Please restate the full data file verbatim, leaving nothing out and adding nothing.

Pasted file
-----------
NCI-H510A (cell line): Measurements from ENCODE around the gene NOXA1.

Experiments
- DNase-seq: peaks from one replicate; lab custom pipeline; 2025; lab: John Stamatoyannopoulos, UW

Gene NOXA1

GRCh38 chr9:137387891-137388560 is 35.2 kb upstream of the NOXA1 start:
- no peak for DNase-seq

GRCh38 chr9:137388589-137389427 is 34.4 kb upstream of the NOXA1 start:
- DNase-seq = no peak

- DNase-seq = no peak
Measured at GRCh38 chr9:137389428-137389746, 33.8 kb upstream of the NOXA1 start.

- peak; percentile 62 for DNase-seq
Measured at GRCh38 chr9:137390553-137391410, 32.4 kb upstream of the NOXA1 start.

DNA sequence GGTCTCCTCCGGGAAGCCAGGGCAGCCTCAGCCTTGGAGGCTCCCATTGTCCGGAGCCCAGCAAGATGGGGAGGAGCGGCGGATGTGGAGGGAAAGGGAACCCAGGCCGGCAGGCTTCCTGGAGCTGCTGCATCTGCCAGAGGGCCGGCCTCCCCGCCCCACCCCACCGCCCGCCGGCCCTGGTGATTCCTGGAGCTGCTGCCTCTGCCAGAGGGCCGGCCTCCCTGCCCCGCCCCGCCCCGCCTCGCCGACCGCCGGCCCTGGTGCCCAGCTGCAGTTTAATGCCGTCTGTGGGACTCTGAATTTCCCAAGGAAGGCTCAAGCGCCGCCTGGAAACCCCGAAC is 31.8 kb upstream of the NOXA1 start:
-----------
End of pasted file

NCI-H510A (cell line): Measurements from ENCODE around the gene NOXA1.

Experiments
- DNase-seq: peaks from one replicate; lab custom pipeline; 2025; lab: John Stamatoyannopoulos, UW

Gene NOXA1

GRCh38 chr9:137387891-137388560 is 35.2 kb upstream of the NOXA1 start:
- no peak for DNase-seq

GRCh38 chr9:137388589-137389427 is 34.4 kb upstream of the NOXA1 start:
- DNase-seq = no peak

- DNase-seq = no peak
Measured at GRCh38 chr9:137389428-137389746, 33.8 kb upstream of the NOXA1 start.

- peak; percentile 62 for DNase-seq
Measured at GRCh38 chr9:137390553-137391410, 32.4 kb upstream of the NOXA1 start.

DNA sequence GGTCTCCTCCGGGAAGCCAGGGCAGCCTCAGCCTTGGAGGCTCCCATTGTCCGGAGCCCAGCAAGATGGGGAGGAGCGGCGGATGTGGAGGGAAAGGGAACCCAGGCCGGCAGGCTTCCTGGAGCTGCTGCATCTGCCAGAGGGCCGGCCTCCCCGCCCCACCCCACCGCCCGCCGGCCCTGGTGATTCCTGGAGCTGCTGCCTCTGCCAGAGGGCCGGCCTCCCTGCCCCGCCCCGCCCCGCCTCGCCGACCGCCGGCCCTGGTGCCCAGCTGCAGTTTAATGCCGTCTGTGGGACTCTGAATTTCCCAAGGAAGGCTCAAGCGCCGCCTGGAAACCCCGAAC is 31.8 kb upstream of the NOXA1 start: